“Have you watched him?” Kelly smiled as she pointed toward Edward.
“No.” Kelly admitted. “I’ve never been here with him.”
The two walked through the Camellia garden, taking their time, drinking in the colors and shapes of the Camellia blossoms filling the trees. “You should watch him.”
Cynthia watched Edward walk among the trees, with his camera. Edward stopped often and took another picture of another Camellia bloom. Sometimes, he took a dozen pictures of booms on a single tree. Sometimes, he took a dozen pictures of a single bloom. “What am I supposed to see?”
Him? She saw him five times a week at work. She talked with him, ate lunch with him, swapped birthday cards with him. Edward was her friend from work.
They followed Edward through the trees, keeping him in sight as he moved from tree to tree. He moved in circles, and zig zag lines. He stopped at a tree, took pictures, then looked around, spotted another tree, and made his way to it.
Cynthia checked the time on her watch. Twenty minutes of walking from tree to tree. “What is he doing?”
Kelly giggled. “He’s remembering.”
Kelly didn’t answer. Cynthia shook her head. Twenty minutes staring at trees. Taking pictures with no rhyme, no reason. He had plenty of pictures. How many pictures could he take of Camellia trees and their flowers?
“He has thousands of pictures of Camellia blooms.”
Kelly’s smile was a relaxed, happy smile. “And he still takes more.” She watched Edward moving around a specific bloom, trying to hold his camera to take the best shot, with the best framing and background. “Don’t you wonder why?”
“It’s a waste of time.”
Cynthia wanted to scream, “Yes! I have things to do! Places to go! A life to live! Deadlines, and commitments. I can’t be here, wasting time, wandering through a bunch of trees, looking at stupid flowers!”
“Why is it a waste of time?”
“What?” Surely, Kelly knew she’d asked a stupid question.
“Why is it a waste of time?” Kelly’s grin told Cynthia she knew everything, every reason taking pictures of flowers was silly, and a waste of time.
“So tell me.”
Cynthia took a deep breath and shook her head. “It’s his day off. He’s got things to do. A home to take care of. Laundry to wash. Dishes to wash. A lawn to mow. His family to take care of. Groceries to buy.”
“Yes. He does.”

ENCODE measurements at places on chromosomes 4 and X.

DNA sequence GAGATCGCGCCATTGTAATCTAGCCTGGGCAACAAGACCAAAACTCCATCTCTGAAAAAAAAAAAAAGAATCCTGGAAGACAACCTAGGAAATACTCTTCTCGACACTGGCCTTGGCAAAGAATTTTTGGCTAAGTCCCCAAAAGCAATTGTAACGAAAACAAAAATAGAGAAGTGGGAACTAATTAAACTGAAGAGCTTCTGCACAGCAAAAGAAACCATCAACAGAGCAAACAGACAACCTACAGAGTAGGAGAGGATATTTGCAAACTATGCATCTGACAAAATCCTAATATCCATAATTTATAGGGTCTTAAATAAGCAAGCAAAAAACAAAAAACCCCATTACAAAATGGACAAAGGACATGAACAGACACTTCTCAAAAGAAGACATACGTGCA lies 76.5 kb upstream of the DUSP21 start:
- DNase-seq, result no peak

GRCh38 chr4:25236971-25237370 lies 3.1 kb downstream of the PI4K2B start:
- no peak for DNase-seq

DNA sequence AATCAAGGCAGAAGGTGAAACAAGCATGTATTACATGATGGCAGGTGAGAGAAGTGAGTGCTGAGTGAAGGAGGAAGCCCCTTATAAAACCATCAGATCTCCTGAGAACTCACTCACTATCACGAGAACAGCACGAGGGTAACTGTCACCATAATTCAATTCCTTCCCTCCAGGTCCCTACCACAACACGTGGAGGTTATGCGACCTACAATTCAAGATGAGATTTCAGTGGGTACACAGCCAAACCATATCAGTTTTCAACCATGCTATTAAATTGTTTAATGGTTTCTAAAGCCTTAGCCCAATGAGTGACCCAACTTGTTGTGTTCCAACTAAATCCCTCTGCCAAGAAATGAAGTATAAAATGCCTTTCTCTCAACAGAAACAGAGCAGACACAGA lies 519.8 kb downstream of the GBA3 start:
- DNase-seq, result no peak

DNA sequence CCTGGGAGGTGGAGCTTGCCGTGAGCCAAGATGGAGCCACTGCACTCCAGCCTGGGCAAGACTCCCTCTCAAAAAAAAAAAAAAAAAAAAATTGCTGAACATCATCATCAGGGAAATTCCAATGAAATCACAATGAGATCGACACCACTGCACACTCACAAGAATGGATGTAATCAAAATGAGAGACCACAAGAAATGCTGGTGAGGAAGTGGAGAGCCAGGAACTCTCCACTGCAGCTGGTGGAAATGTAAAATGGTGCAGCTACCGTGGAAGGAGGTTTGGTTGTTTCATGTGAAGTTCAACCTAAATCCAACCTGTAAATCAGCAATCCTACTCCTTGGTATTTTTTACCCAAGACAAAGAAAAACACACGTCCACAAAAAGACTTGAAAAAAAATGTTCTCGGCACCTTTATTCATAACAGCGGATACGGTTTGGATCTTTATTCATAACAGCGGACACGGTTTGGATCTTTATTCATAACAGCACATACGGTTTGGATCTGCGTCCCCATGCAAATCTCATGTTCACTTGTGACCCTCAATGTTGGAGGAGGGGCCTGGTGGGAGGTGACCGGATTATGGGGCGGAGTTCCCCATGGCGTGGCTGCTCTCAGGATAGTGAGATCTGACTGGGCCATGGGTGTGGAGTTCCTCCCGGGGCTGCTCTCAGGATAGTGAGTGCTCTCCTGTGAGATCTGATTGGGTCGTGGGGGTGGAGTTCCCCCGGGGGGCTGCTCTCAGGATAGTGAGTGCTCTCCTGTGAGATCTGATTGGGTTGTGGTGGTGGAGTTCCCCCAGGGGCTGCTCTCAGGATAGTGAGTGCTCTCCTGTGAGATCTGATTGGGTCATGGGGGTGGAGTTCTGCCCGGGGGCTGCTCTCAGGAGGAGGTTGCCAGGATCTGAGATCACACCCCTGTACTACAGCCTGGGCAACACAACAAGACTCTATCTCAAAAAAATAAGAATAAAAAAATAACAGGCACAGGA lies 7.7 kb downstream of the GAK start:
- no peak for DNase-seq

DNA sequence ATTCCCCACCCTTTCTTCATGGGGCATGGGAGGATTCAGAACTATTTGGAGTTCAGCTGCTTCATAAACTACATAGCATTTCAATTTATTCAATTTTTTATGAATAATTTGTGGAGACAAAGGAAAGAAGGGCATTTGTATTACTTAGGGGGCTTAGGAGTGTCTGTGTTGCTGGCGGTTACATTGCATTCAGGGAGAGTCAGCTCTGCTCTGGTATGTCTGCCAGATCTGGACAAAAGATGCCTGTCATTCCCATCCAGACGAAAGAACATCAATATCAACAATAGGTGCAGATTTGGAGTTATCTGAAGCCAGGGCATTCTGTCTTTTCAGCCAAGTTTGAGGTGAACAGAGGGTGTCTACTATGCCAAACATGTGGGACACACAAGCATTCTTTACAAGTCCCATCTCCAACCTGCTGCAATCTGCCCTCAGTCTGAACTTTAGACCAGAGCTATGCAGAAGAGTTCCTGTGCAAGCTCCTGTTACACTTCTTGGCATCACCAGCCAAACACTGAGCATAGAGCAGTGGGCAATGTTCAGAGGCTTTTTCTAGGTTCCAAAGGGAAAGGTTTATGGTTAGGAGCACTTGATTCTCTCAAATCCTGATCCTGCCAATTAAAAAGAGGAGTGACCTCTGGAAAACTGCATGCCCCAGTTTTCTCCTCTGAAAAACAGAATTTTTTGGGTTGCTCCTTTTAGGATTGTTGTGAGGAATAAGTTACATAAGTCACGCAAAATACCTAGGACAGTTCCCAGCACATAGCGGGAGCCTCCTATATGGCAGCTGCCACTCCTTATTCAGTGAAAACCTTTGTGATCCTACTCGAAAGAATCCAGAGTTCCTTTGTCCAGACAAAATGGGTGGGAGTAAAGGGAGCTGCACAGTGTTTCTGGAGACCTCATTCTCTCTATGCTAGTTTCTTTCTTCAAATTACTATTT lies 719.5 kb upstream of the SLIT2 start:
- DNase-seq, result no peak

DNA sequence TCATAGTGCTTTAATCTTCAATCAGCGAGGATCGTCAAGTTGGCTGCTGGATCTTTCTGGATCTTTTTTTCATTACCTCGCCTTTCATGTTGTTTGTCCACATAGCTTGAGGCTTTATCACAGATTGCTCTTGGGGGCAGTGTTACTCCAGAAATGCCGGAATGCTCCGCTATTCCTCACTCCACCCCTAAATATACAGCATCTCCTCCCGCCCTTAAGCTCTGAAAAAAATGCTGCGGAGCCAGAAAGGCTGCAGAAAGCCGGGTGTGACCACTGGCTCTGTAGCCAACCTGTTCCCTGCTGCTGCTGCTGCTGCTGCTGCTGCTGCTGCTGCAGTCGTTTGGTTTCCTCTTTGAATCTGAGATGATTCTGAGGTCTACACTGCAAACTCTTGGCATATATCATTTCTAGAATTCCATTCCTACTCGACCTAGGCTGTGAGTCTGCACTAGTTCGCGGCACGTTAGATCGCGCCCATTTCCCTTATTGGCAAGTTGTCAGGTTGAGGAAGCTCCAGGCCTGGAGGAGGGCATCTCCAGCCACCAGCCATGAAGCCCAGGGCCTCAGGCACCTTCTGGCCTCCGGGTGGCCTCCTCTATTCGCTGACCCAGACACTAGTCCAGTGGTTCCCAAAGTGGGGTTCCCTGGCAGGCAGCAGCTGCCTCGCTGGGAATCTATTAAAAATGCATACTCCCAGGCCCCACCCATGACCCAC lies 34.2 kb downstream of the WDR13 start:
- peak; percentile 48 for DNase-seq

“He doesn’t have time to wander around, taking stupid pictures.”
“Watch him.” Kelly resumed watching Edward, her eyes alive with color, and light, as if seeing something beautiful, something special. Cynthia had seen that look, she knew what it meant.
“What are you watching?”
She watched Kelly, as Kelly watched Edward. She realized Kelly was stopping at the same trees Edward stopped at, looking at the same Camellia blooms he looked at, watching him to see where he went, what he looked at.
“He always finds the prettiest blooms.”
Cynthia looked at the Camellia blooms too. Pink, red, white, and variegated, pink and red, pink and white, red and white. All of them different. Some just starting to open. Others in full bloom. Bright green leaves, others dark forest green, others almost pastel green, dark green, almost black veins laced through them.
The petals of the booms weren’t solid colors. Some looked like velvet. Others were like the leaves, veins of color laced through them. Pink with pink veins. Red with black veins. White with white.
She found herself carefully examining Camellia blooms. Their colors, their textures, their shapes. She found her eyes drinking in their colors, trying to burn them into her memory, so she could see them when she closed her eyes. So she could dream of them at night.
Cynthia watched Edward move from tree to tree, “He doesn’t care about the pictures, does he.”
“He doesn’t.” Kelly smiled, closed her eyes, and took a deep breath.
“He’s not here to take pictures.”
Kelly didn’t answer, moving to another of the Camellia blooms Edward has stopped at. Cynthia joined her, the two of them drinking in the sights Edward lead them too. Cynthia forgot about time. About responsibilities. About everything.
“Do you understand?”
Cynthia felt lighter. Less encumbered. Less trapped. She closed her eyes, and had to smile. “I want to look at more flowers.”
“Tell Edward.” Kelly pushed her toward Edward. “He’s been here dozens of times. He knows where all the flowers are. When they bloom. When they peak. When to find them.”
“I can’t. I don’t want to bother him.”
Kelly giggled again. She marched up to Edward. “Cynthia wants to see more flowers.”
Edward grinned, nodded, and off he went. They followed him, through the camellias, to a paved path to another part of the garden filled with Azaleas in full bloom.
He smiled at Kelly. “Will this do?”
All she could do was nod.
“You’re welcome,” and he smiled. She’d never seen his eyes so alive. She watched him walk through the Azaleas, many so filled with color, and with blooms, she couldn’t even see their leaves. Some towered over her. Some were tiny bushes, barely knee-high. Some lined walkways with walls of color. Pink, red, almost orange, white, and even blue with white middles. Oceans of blooms.
“I told you to watch him.”
“Do you know why?”
“He remembers, doesn’t he.”
“He remembers what life is.”
Kelly drank in the colors and fragrances of the Azaleas. “Yes, he does. And every time he comes here, it brings him back to life.”
Cynthia couldn’t argue with her. Just by watching Edward, she’d felt her heart and soul wake up from the sleep she put them in each day when she became a responsible grown up.
“Shut up, Kelly. I have Azaleas to look at.”
They both laughed.